You may think it strange to differentiate music business accounting functions from other types of accounting. However, those accounting for music industry professionals have a unique job because their clients have unique positions.
Music Business Accounting Versus General Accounting
Music business accounting has the same broad goals as general-purpose accounting. The idea is to help the client with tax planning, record keeping, tax prep, bookkeeping, bill paying, contract review, and budgeting. However, creative professionals have particular financial concerns unique to their profession, such as music royalty accounting and managing a touring production.
The Role of Royalties in Accounting for Music Industry
Royalties are the money a company pays an individual who has a creative asset. Music royalties can come in the form of intellectual property or copyrights. With so many music platforms available, music royalty accounting software can make it easier to keep track of your royalties. You still need general accounting software for all other purposes.
Accountants that specialize in accounting for music industry professionals can help artists calculate royalties due to them. On the flip side, they can help smaller labels determine the number of royalties that go to their songwriters.
There are several different types of royalties
Accountants specializing in music business accounting need to understand these differences to help their clients make wise financial decisions. One example is mechanical royalties. If you’re the owner of a master recording of a song, a royalty is generated whenever that song is streamed on a service like Amazon Music.
Performance royalties kick in if your song is streamed on Spotify or a different streaming platform. Performance royalties are divided into two categories if your music is performed in public, in restaurants, on the radio, or in malls, and they are publishing rights and songwriter royalties.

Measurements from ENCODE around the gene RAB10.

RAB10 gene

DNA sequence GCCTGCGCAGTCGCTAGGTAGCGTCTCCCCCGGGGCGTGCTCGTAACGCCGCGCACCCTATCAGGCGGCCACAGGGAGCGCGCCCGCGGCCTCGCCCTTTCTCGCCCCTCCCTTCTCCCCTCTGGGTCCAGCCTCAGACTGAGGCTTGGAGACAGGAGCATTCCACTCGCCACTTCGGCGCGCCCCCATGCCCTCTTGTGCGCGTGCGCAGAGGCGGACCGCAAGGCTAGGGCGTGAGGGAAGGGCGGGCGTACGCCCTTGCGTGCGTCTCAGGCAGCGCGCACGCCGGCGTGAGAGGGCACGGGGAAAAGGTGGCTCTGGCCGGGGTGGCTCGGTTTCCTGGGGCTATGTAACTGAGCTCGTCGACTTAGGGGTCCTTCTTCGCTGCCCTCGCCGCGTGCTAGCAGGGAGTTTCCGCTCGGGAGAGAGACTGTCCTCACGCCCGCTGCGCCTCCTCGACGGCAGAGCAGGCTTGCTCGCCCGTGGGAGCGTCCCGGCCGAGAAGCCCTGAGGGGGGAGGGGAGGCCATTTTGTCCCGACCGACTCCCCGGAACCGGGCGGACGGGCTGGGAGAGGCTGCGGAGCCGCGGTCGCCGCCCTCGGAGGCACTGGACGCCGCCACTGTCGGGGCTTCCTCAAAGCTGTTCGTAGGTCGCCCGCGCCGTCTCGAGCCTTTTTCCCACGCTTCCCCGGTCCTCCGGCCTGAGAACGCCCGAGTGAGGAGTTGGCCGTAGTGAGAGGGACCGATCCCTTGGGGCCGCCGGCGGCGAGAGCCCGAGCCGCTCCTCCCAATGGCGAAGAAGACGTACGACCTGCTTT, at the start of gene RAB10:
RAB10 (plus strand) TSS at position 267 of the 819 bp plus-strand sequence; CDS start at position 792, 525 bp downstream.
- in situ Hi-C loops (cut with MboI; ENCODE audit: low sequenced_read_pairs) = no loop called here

Other examples include print music royalties, synchronization royalties, and producer royalties. An accountant who does music business accounting needs to be familiar with the pay structure of different types of royalties to ensure that the client is getting the money they deserve and that the client is accurately paying their taxes.
The Benefits of Tax Planning for Musicians
There are a lot of musicians who are not taking advantage of the expenses they are incurring. Musicians should track every facet of their entertainment career. If you are in a bracket where you pay 25 percent taxes, each expensed item you claim is the equivalent of purchasing that item at a 25 percent discount.
A good accountant is not going to help clients try to circumnavigate tax rules. Instead, they will show their client how to take advantage of current tax laws to deduct every dollar they can legally.
Tax Deductions for Musicians
Musicians can deduct a wide variety of expenses, like instruments, computers, websites, cell phones, travel, dry-cleaning, makeup, association dues, costumes, and more. The list is virtually endless.
Entertainment industry accountants can help you create profit and loss statements, cash flow analysis, and balance sheets. They can show you key metrics based on benchmarking and help you evaluate and monitor your revenue and cash flow.
Accountants specializing in the entertainment industry can help you pick a place to live that will minimize the amount you pay in-state tax. They may advise you on a better entity structure for your entertainment business and routinely review and monitor your investments
Business Consultants Who Specialize in the Music Industry
When your business is music, you need an accountant who has in-depth knowledge of the music industry. You want to work with people who have been actively involved in the music business for years and have experience with a variety of music industry clients.
Fusion CPA has years of experience working with music industry professionals. We can help you with traditional accounting, financial statements, tax compliance, inventory management, and much more. Our client base in the music industry is as diversified as the services we offer. Learn more by clicking the button below to schedule an appointment.
This blog article is not intended to be the rendering of legal, accounting, tax advice or other professional services. Articles are based on current or proposed tax rules at the time they are written and older posts are not updated for tax rule changes. We expressly disclaim all liability in regard to actions taken or not taken based on the contents of this blog as well as the use or interpretation of this information. Information provided on this website is not all-inclusive and such information should not be relied upon as being all-inclusive.